Safe, low-odor saltwater swimming pools are gaining in popularity. Could you have saltwater in your future?
If you hate the stink and sting of chlorine, you’ll love saltwater pools.
Once primarily a perk in health spas and resorts, saltwater pools have now become popular among U.S. homeowners. Today, about 30% of all U.S. in-ground pools are saltwater.
“They’ve literally exploded in popularity in the last decade,” says Erika Taylor of “Pool and Spa News.” “It really does make a difference in the way the water feels on your skin. Nothing feels as good as jumping into a saltwater swimming pool.”
How Saltwater Pools Work
Freshwater pools depend on store-bought chlorine to disinfect water and keep it free of algae, bacteria, and other health-harming organisms.
Saltwater pools rely on an electrolytic chlorine generator (ECG). The generator separates the salt in the pool water into its two primary elements, one of which is chlorine. The chlorine is then circulated into the pool to sanitize and disinfect the water.
The big advantage is that the process doesn’t produce chloramines, an irritating byproduct of the store-bought chlorine traditionally used to disinfect pools. It’s the chloramines that give swimming pools that “chlorine smell” and sting eyes.
How Salty Are Saltwater Swimming Pools?
Saltwater pools aren’t salty like the ocean, says Ray Denkewicz of Hayward Pool Products, a manufacturer of salt chlorination machines. Seawater has concentrations of salt of about 35,000 parts per million (ppm).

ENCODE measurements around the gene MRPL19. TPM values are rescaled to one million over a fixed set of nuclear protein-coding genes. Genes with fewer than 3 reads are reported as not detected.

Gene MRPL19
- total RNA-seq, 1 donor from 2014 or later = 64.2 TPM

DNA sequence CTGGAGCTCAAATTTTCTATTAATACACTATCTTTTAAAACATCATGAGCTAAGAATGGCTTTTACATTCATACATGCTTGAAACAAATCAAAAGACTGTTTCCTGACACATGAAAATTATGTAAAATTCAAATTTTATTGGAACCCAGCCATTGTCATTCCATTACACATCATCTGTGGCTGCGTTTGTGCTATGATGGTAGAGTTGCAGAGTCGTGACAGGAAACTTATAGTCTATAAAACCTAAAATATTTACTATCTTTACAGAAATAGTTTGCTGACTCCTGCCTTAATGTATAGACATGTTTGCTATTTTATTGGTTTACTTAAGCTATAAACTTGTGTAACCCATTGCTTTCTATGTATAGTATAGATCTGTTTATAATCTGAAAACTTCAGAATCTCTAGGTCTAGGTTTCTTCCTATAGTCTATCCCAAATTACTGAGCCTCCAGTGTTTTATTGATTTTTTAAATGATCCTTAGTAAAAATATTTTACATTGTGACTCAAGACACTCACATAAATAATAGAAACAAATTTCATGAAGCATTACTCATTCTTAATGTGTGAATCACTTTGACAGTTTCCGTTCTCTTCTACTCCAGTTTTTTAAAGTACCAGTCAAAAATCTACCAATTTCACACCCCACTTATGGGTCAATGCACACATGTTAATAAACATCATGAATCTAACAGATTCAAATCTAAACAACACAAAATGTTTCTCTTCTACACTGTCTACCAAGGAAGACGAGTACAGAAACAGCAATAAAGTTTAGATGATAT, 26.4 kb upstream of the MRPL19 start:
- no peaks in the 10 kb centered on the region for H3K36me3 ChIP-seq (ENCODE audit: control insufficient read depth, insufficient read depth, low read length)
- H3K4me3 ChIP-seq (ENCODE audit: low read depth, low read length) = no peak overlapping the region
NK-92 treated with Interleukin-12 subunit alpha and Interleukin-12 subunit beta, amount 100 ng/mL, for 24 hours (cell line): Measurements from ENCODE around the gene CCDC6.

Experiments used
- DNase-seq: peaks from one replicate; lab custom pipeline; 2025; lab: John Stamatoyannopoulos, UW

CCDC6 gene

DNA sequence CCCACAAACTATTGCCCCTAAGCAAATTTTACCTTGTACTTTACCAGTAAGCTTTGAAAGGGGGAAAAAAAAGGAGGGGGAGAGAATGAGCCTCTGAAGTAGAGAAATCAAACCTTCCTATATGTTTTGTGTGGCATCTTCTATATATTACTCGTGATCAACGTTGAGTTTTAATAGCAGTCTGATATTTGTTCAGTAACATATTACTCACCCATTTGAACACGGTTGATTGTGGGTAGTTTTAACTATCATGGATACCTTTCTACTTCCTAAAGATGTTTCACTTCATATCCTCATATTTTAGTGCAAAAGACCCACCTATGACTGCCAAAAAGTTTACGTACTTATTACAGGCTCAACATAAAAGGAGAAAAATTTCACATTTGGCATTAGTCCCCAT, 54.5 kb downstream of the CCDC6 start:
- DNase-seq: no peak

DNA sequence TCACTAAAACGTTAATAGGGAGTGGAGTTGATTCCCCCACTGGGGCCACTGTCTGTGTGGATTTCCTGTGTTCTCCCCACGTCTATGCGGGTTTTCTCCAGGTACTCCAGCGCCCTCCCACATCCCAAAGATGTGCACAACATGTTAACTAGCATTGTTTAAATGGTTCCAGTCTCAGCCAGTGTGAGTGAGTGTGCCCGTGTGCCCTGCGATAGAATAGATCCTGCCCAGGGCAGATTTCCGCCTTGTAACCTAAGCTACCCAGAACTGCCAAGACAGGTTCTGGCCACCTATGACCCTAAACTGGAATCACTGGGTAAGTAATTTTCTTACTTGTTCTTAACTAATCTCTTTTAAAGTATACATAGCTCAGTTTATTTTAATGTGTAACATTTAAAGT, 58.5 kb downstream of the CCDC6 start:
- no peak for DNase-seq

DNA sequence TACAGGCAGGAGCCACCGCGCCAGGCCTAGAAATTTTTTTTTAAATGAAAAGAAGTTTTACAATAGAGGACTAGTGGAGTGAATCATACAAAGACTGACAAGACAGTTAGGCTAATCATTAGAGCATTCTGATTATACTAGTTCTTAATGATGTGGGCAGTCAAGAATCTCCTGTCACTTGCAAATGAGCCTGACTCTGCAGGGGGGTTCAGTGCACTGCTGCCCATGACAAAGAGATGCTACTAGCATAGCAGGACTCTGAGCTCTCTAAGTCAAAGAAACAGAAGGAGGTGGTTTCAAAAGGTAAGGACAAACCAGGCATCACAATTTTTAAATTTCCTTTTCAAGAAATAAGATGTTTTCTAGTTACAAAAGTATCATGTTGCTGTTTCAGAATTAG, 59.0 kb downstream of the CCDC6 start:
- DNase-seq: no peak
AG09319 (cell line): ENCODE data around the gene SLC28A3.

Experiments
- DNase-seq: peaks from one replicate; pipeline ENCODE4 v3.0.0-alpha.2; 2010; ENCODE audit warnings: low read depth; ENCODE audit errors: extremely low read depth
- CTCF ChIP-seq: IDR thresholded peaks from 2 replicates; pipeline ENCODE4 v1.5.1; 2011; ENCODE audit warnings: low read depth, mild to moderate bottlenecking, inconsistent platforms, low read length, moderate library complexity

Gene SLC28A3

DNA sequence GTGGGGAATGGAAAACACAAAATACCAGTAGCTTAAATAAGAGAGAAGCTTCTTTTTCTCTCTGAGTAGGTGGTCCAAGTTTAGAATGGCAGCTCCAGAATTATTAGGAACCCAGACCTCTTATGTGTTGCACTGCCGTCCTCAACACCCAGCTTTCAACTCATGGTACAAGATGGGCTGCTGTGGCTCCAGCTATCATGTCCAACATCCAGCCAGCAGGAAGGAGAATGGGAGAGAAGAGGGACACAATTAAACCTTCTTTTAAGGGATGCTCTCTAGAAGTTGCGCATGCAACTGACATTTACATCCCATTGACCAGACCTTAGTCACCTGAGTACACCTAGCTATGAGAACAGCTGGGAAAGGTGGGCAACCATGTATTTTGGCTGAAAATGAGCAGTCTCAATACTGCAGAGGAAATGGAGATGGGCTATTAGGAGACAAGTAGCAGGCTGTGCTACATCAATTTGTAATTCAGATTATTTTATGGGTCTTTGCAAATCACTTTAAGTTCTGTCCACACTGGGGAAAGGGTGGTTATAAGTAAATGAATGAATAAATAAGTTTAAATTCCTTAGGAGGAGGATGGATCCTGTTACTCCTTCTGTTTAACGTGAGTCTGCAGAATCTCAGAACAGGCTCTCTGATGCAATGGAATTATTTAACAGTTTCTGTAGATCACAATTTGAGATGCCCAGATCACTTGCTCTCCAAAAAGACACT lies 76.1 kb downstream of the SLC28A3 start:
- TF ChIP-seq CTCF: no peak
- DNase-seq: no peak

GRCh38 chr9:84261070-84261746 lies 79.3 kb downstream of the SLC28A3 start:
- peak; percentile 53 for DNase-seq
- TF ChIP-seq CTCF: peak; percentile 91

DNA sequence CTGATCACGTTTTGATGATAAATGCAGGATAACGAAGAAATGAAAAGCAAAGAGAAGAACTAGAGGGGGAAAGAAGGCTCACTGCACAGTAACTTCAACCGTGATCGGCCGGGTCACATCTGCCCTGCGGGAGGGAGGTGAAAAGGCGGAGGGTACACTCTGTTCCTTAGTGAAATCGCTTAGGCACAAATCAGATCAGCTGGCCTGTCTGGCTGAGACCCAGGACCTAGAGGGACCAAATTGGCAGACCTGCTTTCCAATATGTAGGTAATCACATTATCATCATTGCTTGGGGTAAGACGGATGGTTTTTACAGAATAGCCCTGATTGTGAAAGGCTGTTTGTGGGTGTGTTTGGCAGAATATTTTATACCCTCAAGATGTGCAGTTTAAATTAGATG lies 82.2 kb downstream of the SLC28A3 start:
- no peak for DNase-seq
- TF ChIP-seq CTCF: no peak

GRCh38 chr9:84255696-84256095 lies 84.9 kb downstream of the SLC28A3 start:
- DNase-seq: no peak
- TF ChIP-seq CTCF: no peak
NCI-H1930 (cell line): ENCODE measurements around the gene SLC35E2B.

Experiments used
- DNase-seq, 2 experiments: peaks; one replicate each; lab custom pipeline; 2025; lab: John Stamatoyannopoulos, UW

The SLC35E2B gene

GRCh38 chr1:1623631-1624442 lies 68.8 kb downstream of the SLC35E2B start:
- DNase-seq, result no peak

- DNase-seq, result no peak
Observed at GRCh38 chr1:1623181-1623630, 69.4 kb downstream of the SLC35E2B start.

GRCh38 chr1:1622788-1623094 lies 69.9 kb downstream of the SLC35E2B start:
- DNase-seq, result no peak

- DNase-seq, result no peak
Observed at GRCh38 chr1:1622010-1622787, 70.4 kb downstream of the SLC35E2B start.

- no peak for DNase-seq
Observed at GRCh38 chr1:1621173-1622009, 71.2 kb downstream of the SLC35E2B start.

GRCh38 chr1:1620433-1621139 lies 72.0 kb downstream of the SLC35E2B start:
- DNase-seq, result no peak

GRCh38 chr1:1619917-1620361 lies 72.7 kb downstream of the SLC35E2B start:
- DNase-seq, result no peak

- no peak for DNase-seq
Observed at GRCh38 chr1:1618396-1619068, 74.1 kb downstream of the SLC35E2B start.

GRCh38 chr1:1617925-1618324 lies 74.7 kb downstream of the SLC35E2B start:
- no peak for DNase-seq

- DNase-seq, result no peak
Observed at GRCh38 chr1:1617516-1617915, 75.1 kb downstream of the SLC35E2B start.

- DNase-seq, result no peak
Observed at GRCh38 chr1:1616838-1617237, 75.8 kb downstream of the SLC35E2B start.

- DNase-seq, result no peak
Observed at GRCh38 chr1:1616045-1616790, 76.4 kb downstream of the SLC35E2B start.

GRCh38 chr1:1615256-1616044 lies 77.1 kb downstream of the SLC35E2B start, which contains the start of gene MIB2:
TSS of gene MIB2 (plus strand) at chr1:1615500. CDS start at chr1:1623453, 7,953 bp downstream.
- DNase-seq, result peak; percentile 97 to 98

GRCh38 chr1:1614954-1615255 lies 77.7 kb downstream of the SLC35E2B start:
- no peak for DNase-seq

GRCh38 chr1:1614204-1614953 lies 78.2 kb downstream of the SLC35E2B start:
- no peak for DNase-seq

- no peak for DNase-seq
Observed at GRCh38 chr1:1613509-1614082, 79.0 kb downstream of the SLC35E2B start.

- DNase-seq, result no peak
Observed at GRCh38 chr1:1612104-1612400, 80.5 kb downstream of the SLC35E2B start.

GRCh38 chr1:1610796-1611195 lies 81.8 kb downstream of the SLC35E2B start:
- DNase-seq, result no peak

Saltwater pools have much lower salt concentrations of 3,000 to 5,000 ppm — about the saltiness of a teardrop. Pool saltwater closely resembles the water that naturally bathes eyes and therefore, doesn’t irritate them.
Saltwater Pool Benefits
Debbi Welch, who owned freshwater swimming pools for 20 years, switched to saltwater nine years ago and says she’ll never switch back.
“It’s unbelievable how much easier it is to manage a saltwater pool,” says Welch.
Low maintenance: Add a few hundred pounds of salt when you open the pool for the season, swish it around to dissolve, then turn on the generator and let it do its thing. No measuring, testing, or continuously dumping more commercial chlorine into the water — although you may have to add more salt during the season. Welch dumped 500 pounds of salt into her 36,000 gallon pool outside Knoxville, Tenn., in late April, then added another 40 pounds in July.
Low annual costs: A salt chlorination generator makes chlorine at about $1 per pound, while off-the-shelf pool chlorine sells for $2 to $4 per pound. Welch says she used to spend about $800 per year to chlorinate her freshwater pool, but only $150 per year to chlorinate her saltwater pool.
Constant chlorine levels: ECGs automatically keep chlorine levels constant, which eliminates frequent testing for chlorine levels, and the need to buy, transport, and add chlorine.
Feels great: Swimmers in saltwater pools say the water feels silky and doesn’t sting eyes or discolor hair like the water in freshwater pools can.
Saltwater Pool Drawbacks
Saltwater pools aren’t perfect, or perfect for every pool owner.
High startup costs: The top expense is the ECG, which ranges from $600 to $1,200, plus another $150 for installation.
Cell replacement costs: Salt cells inside the ECG should be replaced periodically: sooner (4 to 5 years) if you use your pool year-round; later (maybe 10 years) if your pool season is only a few months a year. A cell costs $200 to $600.
Salt corrodes: Saltwater can corrode anything in or around your pool that contains metal, like lights, heaters, screws, diving board attachments, and patio furniture.
Salt stains: Saltwater splashing on soft stone on pool coping and decks can leave stains and pockmarks. Apply a sealant to solve this problem.
By: Lisa Kaplan Gordon